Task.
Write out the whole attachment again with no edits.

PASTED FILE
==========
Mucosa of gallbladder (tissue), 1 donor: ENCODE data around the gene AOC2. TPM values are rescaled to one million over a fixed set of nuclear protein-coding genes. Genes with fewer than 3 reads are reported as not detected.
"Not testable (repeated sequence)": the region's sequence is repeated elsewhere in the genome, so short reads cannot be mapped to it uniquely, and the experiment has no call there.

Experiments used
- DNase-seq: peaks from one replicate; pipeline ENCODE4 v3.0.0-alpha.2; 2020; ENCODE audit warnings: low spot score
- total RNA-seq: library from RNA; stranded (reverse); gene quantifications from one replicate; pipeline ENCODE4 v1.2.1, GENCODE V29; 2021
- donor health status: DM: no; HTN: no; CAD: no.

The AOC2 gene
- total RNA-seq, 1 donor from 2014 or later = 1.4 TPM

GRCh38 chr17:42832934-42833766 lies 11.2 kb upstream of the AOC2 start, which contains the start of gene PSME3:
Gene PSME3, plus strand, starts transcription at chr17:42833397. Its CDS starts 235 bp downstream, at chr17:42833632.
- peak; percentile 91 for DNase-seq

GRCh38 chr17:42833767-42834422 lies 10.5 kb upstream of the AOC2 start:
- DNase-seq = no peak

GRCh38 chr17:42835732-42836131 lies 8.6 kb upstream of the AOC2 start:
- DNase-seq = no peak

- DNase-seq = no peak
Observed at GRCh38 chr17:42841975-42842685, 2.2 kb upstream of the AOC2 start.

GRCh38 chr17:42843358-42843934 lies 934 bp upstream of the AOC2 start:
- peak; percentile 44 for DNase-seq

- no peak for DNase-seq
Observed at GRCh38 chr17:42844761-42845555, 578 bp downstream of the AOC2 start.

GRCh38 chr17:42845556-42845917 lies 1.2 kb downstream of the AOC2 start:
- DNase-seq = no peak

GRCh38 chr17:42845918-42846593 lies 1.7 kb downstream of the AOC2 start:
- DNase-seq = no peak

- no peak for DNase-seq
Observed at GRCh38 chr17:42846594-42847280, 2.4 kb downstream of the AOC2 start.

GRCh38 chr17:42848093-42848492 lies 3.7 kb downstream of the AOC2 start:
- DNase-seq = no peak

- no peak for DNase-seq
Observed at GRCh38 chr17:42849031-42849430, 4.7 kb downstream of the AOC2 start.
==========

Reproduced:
Mucosa of gallbladder (tissue), 1 donor: ENCODE data around the gene AOC2. TPM values are rescaled to one million over a fixed set of nuclear protein-coding genes. Genes with fewer than 3 reads are reported as not detected.
"Not testable (repeated sequence)": the region's sequence is repeated elsewhere in the genome, so short reads cannot be mapped to it uniquely, and the experiment has no call there.

Experiments used
- DNase-seq: peaks from one replicate; pipeline ENCODE4 v3.0.0-alpha.2; 2020; ENCODE audit warnings: low spot score
- total RNA-seq: library from RNA; stranded (reverse); gene quantifications from one replicate; pipeline ENCODE4 v1.2.1, GENCODE V29; 2021
- donor health status: DM: no; HTN: no; CAD: no.

The AOC2 gene
- total RNA-seq, 1 donor from 2014 or later = 1.4 TPM

GRCh38 chr17:42832934-42833766 lies 11.2 kb upstream of the AOC2 start, which contains the start of gene PSME3:
Gene PSME3, plus strand, starts transcription at chr17:42833397. Its CDS starts 235 bp downstream, at chr17:42833632.
- peak; percentile 91 for DNase-seq

GRCh38 chr17:42833767-42834422 lies 10.5 kb upstream of the AOC2 start:
- DNase-seq = no peak

GRCh38 chr17:42835732-42836131 lies 8.6 kb upstream of the AOC2 start:
- DNase-seq = no peak

- DNase-seq = no peak
Observed at GRCh38 chr17:42841975-42842685, 2.2 kb upstream of the AOC2 start.

GRCh38 chr17:42843358-42843934 lies 934 bp upstream of the AOC2 start:
- peak; percentile 44 for DNase-seq

- no peak for DNase-seq
Observed at GRCh38 chr17:42844761-42845555, 578 bp downstream of the AOC2 start.

GRCh38 chr17:42845556-42845917 lies 1.2 kb downstream of the AOC2 start:
- DNase-seq = no peak

GRCh38 chr17:42845918-42846593 lies 1.7 kb downstream of the AOC2 start:
- DNase-seq = no peak

- no peak for DNase-seq
Observed at GRCh38 chr17:42846594-42847280, 2.4 kb downstream of the AOC2 start.

GRCh38 chr17:42848093-42848492 lies 3.7 kb downstream of the AOC2 start:
- DNase-seq = no peak

- no peak for DNase-seq
Observed at GRCh38 chr17:42849031-42849430, 4.7 kb downstream of the AOC2 start.